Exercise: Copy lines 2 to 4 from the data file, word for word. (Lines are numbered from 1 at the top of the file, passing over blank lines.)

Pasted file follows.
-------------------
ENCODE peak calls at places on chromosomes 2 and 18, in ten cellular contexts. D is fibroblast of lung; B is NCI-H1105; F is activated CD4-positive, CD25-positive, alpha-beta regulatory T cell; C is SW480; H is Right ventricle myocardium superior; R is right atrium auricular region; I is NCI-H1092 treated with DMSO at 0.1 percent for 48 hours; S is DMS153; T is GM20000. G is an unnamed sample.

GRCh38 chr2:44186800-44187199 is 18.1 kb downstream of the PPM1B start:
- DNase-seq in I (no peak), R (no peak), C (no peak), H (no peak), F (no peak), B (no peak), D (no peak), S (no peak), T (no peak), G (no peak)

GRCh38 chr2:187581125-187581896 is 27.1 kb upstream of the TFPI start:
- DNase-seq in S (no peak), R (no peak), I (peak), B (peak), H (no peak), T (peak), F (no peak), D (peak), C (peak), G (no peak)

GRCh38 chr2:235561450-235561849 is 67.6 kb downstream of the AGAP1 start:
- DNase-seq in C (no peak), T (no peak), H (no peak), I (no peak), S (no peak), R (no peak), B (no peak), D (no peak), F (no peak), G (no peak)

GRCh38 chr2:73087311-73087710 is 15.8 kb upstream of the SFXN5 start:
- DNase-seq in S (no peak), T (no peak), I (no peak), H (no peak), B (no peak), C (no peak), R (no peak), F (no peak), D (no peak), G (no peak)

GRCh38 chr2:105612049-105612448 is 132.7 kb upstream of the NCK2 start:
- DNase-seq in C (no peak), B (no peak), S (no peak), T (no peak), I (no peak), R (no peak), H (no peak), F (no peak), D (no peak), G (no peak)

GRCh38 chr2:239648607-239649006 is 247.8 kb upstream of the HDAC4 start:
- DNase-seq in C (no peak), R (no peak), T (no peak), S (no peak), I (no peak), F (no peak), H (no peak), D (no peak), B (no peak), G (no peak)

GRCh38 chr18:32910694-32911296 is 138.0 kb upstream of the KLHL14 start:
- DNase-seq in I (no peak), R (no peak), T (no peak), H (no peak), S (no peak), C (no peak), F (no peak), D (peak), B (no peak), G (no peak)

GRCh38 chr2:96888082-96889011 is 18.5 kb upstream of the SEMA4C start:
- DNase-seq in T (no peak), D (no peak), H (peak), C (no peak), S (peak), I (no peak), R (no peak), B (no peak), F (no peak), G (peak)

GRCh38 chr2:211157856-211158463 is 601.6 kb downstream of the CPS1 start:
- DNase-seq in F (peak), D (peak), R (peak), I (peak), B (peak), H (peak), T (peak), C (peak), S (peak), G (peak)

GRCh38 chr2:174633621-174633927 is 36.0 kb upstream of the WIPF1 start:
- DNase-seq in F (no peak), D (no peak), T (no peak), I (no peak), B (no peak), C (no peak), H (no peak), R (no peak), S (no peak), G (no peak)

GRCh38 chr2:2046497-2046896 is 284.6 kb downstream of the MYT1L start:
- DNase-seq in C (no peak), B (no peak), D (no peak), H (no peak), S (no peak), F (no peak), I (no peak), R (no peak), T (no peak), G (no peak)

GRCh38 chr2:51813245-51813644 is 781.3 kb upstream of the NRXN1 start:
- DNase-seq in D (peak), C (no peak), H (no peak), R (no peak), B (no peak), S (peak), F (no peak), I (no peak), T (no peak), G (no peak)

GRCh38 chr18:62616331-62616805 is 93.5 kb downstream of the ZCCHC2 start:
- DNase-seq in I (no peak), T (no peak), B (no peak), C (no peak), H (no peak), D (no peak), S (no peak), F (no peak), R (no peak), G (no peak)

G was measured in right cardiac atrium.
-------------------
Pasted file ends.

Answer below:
GRCh38 chr2:44186800-44187199 is 18.1 kb downstream of the PPM1B start:
- DNase-seq in I (no peak), R (no peak), C (no peak), H (no peak), F (no peak), B (no peak), D (no peak), S (no peak), T (no peak), G (no peak)

GRCh38 chr2:187581125-187581896 is 27.1 kb upstream of the TFPI start: